How to Brew Your Own Belgian Dark Strong Ale

Zack Kinney

Big, deep, and rich, Belgian dark strong ales are perhaps the most complex beers Belgium has to offer. The best examples unleash dark fruit, chocolate, and a host of other flavors on waves of strong yet smooth-edged alcohol and malt. These are beers for slow sipping and contemplation, and they'll become more elegant as they unwind with age.

Belgian dark strong ale isn't really a "style" so much as it is a catchall category. It's a designation that (mostly American) brewers and drinkers use to group Belgian-style beers that are bigger than dubbels and darker than tripels, so there's plenty of room for variation and experimentation. Which means, this category is fertile ground for homebrewers.

Brewing Belgian dark strong ales isn't cheap—I generally expect to spend an extra $10 to $15 per 5 gallon batch once I've bought the extra grains and sugars. However, considering commercial domestic and imported versions start at about $6 per 12-ounce bottle where I live, it's a relative steal to make your own. Here are a few tips to help you get started.



This part of the recipe is deceptively simple. According to Stan Hieronymus in his excellent book Brew Like a Monk, many of the best Belgian dark strong ales (such as Westvleteren 12, St. Bernardus 12, and Rochefort 10) are built on a base that's almost entirely two-row Pilsner and/or pale malts. This foundation can be all one type of malt, or a blend to create layers.

"Complexity doesn't mean having a beer that tastes like everything imaginable"

The beer's depth and complexity is added with character malts, alcohol, and sugar. For character malts, my advice is to keep it fairly simple starting out, or the flavors could get muddled. Complexity doesn't mean having a beer that tastes like everything imaginable, so try to keep your focus. A small portion of Munich or aromatic malt can add bready or nutty malt character. Special B will provide a raisin quality and CaraMunich can add dried plum and cherry notes. Avoid dark roasted grains, unless you choose to add a very small amount during the sparge for color adjustment.

To round things out, I like to add flaked oats or wheat to enhance mouthfeel and head retention.


Essentially, these dark strong ales are a sugar showcase. Unlike plain cane or beet sugars, which leave little more than alcohol behind after fermentation, Belgian candi sugars and other darker sugars impart an array of flavors, aromas, and colors. I'm a fan of the candi syrups from Dark Candi Inc. Their D syrup is reminiscent of plum, raisins, and figs, while their D2 syrup adds flavors of milk chocolate, cherries, and burnt sugar. (If you have any leftovers after brew day, these are great for tuning up a cup of coffee.) I've also found Turbinado sugar to be a great choice; it can provide a rummy or honeyed quality in your beer.

In addition to their contributions to flavor/aroma, color, and obviously alcohol, the sugars also help dry the finished beer out or, as Belgian brewers would say, make it "more digestible," which is crucial for a beer of this size. I look to get up to 15% of the recipe's total fermentables from sugar additions. Sugars can be added during the boil or after the primary fermentation is complete if you're concerned about the yeast favoring the simpler sugars over the malt sugars.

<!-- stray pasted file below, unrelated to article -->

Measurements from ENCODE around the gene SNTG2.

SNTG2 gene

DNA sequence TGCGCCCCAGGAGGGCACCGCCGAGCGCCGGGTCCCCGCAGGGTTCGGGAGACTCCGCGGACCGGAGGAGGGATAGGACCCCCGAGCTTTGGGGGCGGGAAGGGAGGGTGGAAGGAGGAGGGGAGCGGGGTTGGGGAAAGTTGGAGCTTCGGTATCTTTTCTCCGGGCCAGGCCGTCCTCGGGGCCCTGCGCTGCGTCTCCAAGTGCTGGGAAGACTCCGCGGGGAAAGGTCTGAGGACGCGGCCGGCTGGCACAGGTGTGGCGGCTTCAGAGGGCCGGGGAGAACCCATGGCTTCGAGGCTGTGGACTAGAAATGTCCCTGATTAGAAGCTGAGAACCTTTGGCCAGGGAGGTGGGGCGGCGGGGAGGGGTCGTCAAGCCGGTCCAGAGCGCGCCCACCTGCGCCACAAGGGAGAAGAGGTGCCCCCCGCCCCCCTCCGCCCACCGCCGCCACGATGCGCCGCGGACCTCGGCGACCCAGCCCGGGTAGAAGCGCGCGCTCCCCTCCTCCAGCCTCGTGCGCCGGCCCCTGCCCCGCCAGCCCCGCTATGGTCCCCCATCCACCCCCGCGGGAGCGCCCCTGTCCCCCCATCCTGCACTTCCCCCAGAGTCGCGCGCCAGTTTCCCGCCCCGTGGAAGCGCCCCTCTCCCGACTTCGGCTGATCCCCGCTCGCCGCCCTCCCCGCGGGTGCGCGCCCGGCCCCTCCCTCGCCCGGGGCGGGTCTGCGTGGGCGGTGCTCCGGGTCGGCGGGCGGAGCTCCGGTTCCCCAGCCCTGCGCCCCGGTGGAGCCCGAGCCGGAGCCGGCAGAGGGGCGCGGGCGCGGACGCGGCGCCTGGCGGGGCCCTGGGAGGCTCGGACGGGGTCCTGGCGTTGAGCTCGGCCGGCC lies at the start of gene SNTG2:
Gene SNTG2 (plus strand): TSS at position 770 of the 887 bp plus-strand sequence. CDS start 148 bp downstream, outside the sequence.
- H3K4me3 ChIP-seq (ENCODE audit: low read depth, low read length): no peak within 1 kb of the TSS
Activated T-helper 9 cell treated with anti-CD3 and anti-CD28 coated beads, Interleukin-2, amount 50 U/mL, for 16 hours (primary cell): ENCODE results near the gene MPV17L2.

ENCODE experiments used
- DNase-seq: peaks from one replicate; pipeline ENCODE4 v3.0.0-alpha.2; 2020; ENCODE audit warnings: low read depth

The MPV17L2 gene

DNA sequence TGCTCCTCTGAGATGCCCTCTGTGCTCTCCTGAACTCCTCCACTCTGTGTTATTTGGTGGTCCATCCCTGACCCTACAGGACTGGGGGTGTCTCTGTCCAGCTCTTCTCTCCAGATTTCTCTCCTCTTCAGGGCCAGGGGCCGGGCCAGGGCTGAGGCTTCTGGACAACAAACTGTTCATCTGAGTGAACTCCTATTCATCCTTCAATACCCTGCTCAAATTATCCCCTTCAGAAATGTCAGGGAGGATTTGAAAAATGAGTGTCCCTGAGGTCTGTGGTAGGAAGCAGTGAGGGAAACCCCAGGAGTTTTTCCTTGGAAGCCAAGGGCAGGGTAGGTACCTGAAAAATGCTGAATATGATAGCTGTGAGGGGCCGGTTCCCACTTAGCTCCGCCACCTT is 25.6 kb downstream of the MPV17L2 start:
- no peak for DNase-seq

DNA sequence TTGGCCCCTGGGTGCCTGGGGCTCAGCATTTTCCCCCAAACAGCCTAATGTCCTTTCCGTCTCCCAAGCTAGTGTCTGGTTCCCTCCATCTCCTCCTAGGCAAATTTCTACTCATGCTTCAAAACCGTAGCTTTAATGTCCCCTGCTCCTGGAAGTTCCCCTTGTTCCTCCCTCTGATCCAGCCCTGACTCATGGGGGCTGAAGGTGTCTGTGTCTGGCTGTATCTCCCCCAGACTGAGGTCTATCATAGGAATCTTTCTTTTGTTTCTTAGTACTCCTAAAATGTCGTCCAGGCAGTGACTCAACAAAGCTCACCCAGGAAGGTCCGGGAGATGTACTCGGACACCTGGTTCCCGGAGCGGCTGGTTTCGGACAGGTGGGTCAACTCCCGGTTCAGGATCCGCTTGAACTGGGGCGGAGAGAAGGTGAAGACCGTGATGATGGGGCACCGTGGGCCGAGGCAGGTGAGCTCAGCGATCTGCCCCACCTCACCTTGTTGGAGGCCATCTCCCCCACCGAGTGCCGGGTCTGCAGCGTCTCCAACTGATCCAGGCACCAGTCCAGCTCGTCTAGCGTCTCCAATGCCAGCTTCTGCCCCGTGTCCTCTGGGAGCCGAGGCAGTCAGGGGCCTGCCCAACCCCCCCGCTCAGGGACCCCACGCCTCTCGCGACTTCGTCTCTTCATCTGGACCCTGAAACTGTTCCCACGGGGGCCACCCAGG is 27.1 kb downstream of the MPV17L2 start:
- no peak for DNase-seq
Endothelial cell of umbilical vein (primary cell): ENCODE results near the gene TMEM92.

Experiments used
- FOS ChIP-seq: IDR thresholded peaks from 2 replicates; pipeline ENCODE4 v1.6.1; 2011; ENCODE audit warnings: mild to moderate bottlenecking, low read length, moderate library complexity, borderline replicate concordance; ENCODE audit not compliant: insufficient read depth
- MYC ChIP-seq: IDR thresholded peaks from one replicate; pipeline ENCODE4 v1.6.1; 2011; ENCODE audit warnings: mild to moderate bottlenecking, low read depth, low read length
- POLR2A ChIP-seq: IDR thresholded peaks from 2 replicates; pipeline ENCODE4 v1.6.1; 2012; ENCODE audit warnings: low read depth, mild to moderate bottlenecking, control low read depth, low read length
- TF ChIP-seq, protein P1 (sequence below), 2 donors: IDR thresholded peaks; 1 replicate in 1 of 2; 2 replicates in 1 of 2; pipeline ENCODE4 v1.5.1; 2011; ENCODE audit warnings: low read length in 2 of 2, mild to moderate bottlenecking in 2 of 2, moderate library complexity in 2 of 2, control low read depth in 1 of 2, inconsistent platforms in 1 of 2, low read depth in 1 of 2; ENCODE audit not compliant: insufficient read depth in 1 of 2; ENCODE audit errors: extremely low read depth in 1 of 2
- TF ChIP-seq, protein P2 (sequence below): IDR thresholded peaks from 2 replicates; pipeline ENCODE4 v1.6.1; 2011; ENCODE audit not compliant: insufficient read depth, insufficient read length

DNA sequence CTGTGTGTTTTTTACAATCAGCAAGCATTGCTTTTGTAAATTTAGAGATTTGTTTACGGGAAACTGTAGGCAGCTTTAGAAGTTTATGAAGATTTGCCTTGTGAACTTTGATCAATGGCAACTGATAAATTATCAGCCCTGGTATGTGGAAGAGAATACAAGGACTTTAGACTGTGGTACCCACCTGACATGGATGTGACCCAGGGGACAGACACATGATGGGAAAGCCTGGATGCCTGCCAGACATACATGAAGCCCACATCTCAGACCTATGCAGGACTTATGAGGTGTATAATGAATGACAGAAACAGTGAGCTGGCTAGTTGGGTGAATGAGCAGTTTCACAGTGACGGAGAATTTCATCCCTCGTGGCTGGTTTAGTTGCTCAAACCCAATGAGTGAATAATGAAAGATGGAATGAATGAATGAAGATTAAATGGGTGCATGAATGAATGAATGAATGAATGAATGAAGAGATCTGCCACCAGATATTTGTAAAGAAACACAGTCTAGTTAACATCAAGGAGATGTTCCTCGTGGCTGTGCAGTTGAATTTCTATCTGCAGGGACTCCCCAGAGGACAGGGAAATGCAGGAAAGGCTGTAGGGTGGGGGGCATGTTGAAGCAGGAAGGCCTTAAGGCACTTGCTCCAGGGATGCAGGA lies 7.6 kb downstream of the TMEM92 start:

Belgian dark strong ales typically put hops in the back seat, relying instead on alcohol to balance the malt. Stick with a bittering charge of a clean, high-alpha hop like Magnum or Warrior at the beginning of the boil and save your other hops for a different beer. You could consider a small addition of a noble hop variety like Hallertau or Saaz late in the boil if you're looking for a modest flavor or aroma contribution, but these beers really aren't about being hoppy.


To ferment a quality Belgian dark strong ale, the yeast has to be Belgian and it has to be healthy. In my experience, the character of Belgian yeasts isn't something that can be duplicated by other yeasts. For Belgian dark strong ales, I prefer either the Westmalle strain (Wyeast 3787 or White Labs 530), which is also used by Westvleteren, or the Rochefort strain (Wyeast 1762 or White Labs 540). The Westmalle strain is a beast that'll furiously plow through sugars, leaving a very well-attenuated beer. It can produce a complex set of esters and phenols, some of which will dissipate if given time to condition. I've found the Rocherfort strain is cleaner, leaving a malt- and alcohol-focused beer with a more delicate ester profile. You can also pitch multiple strains for added complexity, or consider adding Brettanomyces or bacteria in the secondary if you want to funk it up.

Make sure you're pitching an adequate amount of yeast and giving the wort plenty of oxygen prior to pitching to ensure a healthy fermentation. You'll need to make a yeast starter, which just requires a little advance planning, or buy multiple packs of yeast. I use Mr. Malty's Pitching Rate Calculator to determine how much yeast I'll need for a batch. To aerate the wort, rock the carboy back and forth for a few minutes prior to pitching the yeast or oxygenate for a minute or two with an oxygenation stone, if you have one.


Temperature control is crucial on a beer this big. If the fermentation gets too hot, you're likely to create harsher, solvent-like alcohols. I prefer to keep the temperature below 70°F, at least for the first few days.

And, finally, give the beer time to condition. Seriously, let it rest for at least a few months before you drink it. It would be fine to drink sooner than that, but your patience will be rewarded. If brewed and packaged properly, this beer will start to shine after six months or so, and then peak after a year or more. This is a great beer to brew this fall and enjoy next fall.